Tis the season! Tune into these Irish Christmas songs to get merry this holiday season
The past few years, it’s become something of a column tradition for me to share my Celtic Christmas favorites—so who am I to interfere with tradition?
First, the old favorites:
Eileen Ivers, “An Nollaig”
Ivers’s “An Nollaig” is without a doubt one of—if not the—best Irish Christmas albums ever made. It’s a bona fide Irish-American cultural fusion, one that blends traditional Irish, blues, even gospel, and soul styles together to electrify the Christmas cultural spirit of America.
“Hark the Herald Angels Sing” is one of the album’s keynote pieces, and it showcases Ivers’s prowess as a musician and innovator. On top of that, the album’s “Apples in Winter” is one of my favorite jig sets of all time—to which Ivers adds a signature jingle bell burst.
Cherish the Ladies, “Star In the East”
CTL have released a more recent Christmas album, “Christmas in Ireland” (2015), but I’m still partial to their 2009 “Star in the East.” Where else do you get to hear Joannie Madden not only play whistle but sing as well?
Madden reworked a 19th-century American hymn, “Rise Up Shepherd and Follow” into a folksy, feel-good tune, which she sings with chutzpah and merriment. I also love the album’s Irish-inflected “Deck the Halls” reel and Madden’s own original tune “A Dash for the Presents”—a tune that captures the excitement to which its title alludes.
Kate Rusby, “Sweet Bells”
Kate Rusby released her first Christmas album, “Sweet Bells,” in 2008. The title track was inspired by a folk song native to Yorkshire, called “While Shepherds Watched Their Flocks By Night,” but Rusby adds lyrics, lively tunes, and, naturally, bells. “Hark, Hark What News” is another lively, traditional folk hymn that Rusby performs exquisitely.
Clancy Brothers, “Clancy Brothers Christmas”
This is a really old favorite, released in 1969, but you can’t deny a classic. I’ll always prefer the Clancy’s “Buala Bas” to any other version of “Jingle Bells,” even Bing’s. What’s more, the Brothers’ “Christmas in Carrick” sounds like a real sea shanty, something that was sung and recorded in a currach, rather than a recording studio.
Perhaps what makes this album most extraordinary of all is the late, great Liam Clancy. Liam will be forever remembered as one of the greatest balladeers of all time, and to hear him sing “Silent Night” with his brothers chorusing in harmony behind him—it’s, well, indescribable.
Now the new releases:
Ashley Davis and John Doyle, “The Christmas Sessions”
Last year, two of my favorite traditional Irish artists, Kansas-born singer-songwriter Ashley Davis and Dublin guitarist John Doyle, joined forces to release a decidedly non-Irish Christmas album. The two gave up reels and jigs for jazzy riffs, engaging their favorite holiday memories in music that’s full of beauty and joy. The album returns to the season’s canonical “chestnut” songs without going backward.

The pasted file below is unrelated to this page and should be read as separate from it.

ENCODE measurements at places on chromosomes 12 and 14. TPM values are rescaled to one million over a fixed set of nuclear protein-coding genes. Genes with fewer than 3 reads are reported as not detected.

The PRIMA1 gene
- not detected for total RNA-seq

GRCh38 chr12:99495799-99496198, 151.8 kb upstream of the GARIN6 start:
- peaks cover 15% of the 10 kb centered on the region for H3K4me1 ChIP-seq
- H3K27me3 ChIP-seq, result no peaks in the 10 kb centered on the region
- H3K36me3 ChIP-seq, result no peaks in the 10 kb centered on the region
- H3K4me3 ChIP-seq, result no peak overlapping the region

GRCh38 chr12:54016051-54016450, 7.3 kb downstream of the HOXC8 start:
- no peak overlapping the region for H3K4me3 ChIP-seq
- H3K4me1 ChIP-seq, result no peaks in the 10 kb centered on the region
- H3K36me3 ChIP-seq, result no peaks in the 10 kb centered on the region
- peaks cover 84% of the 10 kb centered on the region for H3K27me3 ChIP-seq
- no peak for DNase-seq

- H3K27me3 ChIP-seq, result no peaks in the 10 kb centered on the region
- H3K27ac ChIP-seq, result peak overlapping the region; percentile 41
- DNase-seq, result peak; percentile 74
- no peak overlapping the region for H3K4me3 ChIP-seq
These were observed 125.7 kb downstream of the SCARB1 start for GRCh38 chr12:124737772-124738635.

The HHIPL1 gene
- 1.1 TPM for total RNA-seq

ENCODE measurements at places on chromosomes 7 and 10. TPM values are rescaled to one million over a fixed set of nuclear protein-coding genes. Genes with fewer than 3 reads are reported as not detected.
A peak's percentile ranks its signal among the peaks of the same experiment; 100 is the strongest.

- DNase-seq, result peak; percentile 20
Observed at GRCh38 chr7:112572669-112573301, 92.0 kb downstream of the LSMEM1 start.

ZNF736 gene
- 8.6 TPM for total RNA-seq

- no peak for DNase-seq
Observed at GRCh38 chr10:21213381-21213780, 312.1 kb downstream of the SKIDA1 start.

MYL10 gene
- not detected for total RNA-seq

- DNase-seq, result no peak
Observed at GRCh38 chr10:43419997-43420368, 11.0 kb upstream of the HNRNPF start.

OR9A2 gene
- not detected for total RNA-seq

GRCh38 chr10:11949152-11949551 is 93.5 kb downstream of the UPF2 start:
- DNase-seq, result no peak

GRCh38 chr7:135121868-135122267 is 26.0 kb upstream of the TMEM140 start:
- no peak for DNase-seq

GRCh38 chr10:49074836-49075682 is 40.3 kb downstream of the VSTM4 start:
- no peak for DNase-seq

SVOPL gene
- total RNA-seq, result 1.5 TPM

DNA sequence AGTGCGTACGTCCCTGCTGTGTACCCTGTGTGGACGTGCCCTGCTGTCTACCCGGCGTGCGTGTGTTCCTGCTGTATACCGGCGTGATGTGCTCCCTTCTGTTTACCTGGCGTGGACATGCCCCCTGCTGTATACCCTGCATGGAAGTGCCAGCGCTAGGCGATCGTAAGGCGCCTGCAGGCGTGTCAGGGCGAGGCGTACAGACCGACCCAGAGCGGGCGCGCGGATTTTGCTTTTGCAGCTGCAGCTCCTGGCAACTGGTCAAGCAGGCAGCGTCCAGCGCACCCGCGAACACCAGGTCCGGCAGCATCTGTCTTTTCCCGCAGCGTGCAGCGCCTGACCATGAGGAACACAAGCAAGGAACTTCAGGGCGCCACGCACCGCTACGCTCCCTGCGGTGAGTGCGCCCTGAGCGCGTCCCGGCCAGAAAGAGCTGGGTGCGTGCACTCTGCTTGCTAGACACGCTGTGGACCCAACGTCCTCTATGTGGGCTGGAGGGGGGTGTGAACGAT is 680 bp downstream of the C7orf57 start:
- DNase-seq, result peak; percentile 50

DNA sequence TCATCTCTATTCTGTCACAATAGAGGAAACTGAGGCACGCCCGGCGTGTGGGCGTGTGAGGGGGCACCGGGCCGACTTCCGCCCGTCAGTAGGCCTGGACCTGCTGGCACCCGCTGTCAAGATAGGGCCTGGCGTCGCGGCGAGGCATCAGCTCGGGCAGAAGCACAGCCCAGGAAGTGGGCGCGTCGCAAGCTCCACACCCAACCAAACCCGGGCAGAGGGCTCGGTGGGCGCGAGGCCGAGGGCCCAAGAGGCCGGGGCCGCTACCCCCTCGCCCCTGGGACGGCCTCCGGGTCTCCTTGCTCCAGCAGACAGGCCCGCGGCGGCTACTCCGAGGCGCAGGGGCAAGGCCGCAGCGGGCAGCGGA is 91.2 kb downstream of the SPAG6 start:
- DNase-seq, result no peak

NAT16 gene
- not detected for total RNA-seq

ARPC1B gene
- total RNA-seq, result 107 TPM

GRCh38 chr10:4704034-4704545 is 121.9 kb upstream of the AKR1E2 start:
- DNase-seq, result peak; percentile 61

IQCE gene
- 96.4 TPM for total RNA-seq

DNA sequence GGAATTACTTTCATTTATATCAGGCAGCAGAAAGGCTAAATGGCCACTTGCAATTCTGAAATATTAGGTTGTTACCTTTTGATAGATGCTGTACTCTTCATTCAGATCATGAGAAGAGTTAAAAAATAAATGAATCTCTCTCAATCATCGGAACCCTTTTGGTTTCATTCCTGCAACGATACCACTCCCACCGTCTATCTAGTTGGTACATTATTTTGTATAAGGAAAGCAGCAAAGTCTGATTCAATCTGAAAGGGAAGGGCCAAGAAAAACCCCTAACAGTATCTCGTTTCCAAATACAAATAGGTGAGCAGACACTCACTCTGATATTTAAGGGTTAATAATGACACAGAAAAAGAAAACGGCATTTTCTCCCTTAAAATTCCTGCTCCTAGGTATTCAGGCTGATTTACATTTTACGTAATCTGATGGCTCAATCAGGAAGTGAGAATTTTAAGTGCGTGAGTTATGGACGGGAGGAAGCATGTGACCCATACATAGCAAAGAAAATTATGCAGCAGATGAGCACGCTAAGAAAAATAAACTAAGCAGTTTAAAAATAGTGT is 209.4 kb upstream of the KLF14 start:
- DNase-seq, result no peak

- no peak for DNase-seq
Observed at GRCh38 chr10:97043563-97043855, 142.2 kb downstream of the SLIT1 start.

What makes this album so unique and lively is that Doyle’s guitar works like a vocal duet partner for Davis’s singing voice, exchanging call-and-response moments throughout a number of the tracks. “Have Yourself a Merry Little Christmas,” for instance, is stunning—Davis’s gorgeous voice seems made for the sentiment and nostalgia of this old favorite, and Doyle’s intricate guitar chords add detail that make the track a real gem.
The token traditional Irish track on the album, “The Wexford Carol,” is arranged like I’ve never heard it before. Innovative and simple at the same time, Davis and Doyle’s rendition, and the album as a whole, is an accomplishment.
Kate Rusby, “The Frost Is All Over”
I know this is Rusby’s second appearance on the list, but credit must go where credit is due, and as far as I’m concerned, no Christmas playlist is complete without both of Rusby’s holiday albums. “The Frost Is All Over,” released last year in 2015, is like Rusby herself—traditional and innovative, historical and modern, and one of a kind.
On this album, she joined forces with Irish husband Damian O’Kane to produce amazing folksy hymns, ornamented with bells and trumpets, like “Bradfield” and “Dilly Carol.”
This album has a sense of humor as well: “Christmas Goose” will give you a hearty laugh along with some Christmas spirit. Rusby’s vision of Celtic Christmas is something you can’t buy in any old record store, or hear on any run-of-the-mill radio station: it’s unique and, at the risk of sounding hyperbolic, it will transform your Christmas cheer.
Caitriona O’Leary, “The Wexford Carols”
I covered this album just a couple weeks ago after talking to O’Leary herself, but it deserves a second mention here. This is an album that any Irish-American, any Irish person, and any lover of Irish history or music needs in their collection. It’s not only a remarkable record, featuring folk and Americana superstars like Rhiannon Giddens, but it’s also an essential part of our history.
“The Wexford Carols” preserves Christmas tradition in Ireland, recreating the choruses sung in the sixteenth to eighteenth centuries, at midnight mass out in the fields. What could be more important at Christmas than an audible reminder of how music links us with the people, the stories, and the histories of centuries past?
To all readers, musicians, and friends, here’s hoping your holiday this year is filled with “sweet bells” and “buala bas.” Nollaig shona daoibh.
This article appears courtesy of the Irish Echo. To read more, visit their website here.
* Originally published in 2010.
What's your favorite Irish album at Christmas? Tell us in the comment section!